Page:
Debugger is a great tool that allows viewing of variable values. Unfortunately sometimes it is not powerful enough. Let's assume that you have the linked list or set that contains 10 thousand objects. You toggle breakpoint and want to check whether specific value is on the list. Good luck to find this object :(.

    To save time I typically use the following technique. I create the following watch expression:
    list.toString().substring(1).replaceFirst("]$", "").repalce(" , ", "\n") 

    This code produces multi-line string. Each line contains string representation of the list element. This method works fine for relatively small lists. If the quantity of elements is high I put this expression into System.out.println(), so the list is printed on STDOUT where I can perform textual search.

    Copy Map to Properties

    Since Java 5 is released I prefer to use parametrized collections. Although class java.util.Properties is a part of java collection framework and is typically used to store strings it is not Map<String, String> but Map<Object, Object> for backwards compatibility. So, we cannot copy elements from Map<String, String> to Properties using putAll() that expects in this case Map<Object, Object>. Sometimes I have to copy content of my parametrized collection to properties (for example to use its store() method). The regular solution is to create loop that iterates over all entries of source Map and puts them to Properties object. But sometimes we can save a couple of code lines using AbstractMap.toString() and Properties.load().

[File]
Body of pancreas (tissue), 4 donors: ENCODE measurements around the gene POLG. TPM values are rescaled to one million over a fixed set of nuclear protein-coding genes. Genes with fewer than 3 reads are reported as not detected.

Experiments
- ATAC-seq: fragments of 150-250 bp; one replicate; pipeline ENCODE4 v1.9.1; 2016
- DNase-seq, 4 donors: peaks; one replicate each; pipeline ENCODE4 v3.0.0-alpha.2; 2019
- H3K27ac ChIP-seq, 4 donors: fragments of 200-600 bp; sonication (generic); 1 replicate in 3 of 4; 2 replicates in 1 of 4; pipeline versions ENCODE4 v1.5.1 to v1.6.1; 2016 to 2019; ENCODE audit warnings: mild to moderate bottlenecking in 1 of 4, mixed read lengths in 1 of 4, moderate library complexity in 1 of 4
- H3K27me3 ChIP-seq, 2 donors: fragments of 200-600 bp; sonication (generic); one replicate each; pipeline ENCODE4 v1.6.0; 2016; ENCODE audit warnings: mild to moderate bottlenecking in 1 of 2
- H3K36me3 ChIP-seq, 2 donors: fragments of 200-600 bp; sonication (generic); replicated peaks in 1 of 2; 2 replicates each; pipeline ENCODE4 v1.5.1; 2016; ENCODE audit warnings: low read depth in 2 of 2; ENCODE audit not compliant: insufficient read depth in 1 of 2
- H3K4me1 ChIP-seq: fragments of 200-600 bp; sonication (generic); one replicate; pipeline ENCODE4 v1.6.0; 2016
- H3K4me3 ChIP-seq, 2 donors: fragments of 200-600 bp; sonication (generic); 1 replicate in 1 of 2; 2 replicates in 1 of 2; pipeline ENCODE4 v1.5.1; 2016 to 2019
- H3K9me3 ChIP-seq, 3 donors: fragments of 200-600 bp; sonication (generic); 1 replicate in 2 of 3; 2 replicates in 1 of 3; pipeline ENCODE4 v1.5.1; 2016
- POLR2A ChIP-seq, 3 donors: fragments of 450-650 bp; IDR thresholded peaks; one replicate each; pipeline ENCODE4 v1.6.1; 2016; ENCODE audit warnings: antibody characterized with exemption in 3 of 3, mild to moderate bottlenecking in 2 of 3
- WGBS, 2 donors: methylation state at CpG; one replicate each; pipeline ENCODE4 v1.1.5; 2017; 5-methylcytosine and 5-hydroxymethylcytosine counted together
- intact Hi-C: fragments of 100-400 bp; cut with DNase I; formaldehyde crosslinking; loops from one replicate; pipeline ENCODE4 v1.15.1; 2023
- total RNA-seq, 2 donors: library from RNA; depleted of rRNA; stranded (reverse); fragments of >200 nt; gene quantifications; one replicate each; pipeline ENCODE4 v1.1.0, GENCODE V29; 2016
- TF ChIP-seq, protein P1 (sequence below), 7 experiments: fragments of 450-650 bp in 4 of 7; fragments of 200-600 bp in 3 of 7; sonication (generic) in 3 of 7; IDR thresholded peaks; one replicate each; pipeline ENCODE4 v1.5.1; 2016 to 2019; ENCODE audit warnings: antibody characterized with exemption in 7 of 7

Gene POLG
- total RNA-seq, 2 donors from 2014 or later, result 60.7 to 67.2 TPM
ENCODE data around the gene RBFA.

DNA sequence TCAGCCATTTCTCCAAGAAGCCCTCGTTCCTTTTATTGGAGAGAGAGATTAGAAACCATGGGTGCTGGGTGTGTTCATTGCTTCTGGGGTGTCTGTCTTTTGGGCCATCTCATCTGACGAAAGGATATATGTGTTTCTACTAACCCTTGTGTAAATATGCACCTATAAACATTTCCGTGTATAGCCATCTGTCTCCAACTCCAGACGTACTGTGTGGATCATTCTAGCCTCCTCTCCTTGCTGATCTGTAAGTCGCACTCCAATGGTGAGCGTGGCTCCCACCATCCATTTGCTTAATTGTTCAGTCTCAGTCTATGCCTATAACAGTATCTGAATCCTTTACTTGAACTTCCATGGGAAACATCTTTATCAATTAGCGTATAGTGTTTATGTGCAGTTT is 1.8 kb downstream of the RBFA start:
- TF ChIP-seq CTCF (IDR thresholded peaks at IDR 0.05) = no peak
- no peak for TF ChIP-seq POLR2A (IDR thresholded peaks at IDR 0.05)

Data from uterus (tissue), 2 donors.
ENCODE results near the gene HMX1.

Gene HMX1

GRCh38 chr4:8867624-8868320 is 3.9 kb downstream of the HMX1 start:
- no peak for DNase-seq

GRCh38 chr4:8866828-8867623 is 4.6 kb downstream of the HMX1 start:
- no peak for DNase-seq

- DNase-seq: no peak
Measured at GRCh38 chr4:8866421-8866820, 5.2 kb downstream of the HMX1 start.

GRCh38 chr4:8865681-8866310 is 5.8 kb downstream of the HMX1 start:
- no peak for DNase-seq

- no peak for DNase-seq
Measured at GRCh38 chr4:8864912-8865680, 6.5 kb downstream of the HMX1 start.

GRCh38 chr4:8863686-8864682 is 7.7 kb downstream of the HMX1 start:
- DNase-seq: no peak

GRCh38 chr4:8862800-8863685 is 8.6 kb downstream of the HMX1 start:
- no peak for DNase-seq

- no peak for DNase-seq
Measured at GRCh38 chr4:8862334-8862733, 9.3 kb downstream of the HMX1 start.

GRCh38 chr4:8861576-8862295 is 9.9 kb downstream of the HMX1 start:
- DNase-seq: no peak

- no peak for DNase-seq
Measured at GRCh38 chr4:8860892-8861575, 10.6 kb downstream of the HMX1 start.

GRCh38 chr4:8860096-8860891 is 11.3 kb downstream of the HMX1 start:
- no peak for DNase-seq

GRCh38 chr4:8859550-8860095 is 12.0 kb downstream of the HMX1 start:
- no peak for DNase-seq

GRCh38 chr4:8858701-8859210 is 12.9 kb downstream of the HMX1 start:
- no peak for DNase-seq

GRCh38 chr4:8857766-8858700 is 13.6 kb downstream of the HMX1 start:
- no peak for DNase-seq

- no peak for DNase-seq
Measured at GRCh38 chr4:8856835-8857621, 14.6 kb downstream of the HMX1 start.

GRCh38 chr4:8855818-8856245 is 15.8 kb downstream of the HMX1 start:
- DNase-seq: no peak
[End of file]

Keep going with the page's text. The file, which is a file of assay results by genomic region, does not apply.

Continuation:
Here is an example. I defined map where both keys and values are Integers:

    Map<Integer, Integer> imap = new HashMap<Integer, Integer>();
    imap.put(1, 10);
    imap.put(2, 20); 

    Now I am copying this map to properties using the following code:
    Properties props = new Properties();
    props.load(new StringReader(imap.toString().substring(1).replaceFirst("}$", "").replace(", ", "\n")));

    Socket based singleton application

    Typically we use sockets for process-to-process communication. In most cases the processes run on different computers. Usually the processes are different too: one of them is server, other is client. This example shows how application uses socket connection to communicate with other instance of itself that runs on the same machine.

    Typical example of singleton application is MS Windows Task manager. You can run only one instance of this application. If you try to run the second instance the already existing one is activated even if its window was minimized before. I have implemented class SingletonApplication. It tries to connect to predefined port. Connection succeeds if the other instance of application is already running, so my class calls System.exit(1):
    new Socket().connect(new InetSocketAddress(port));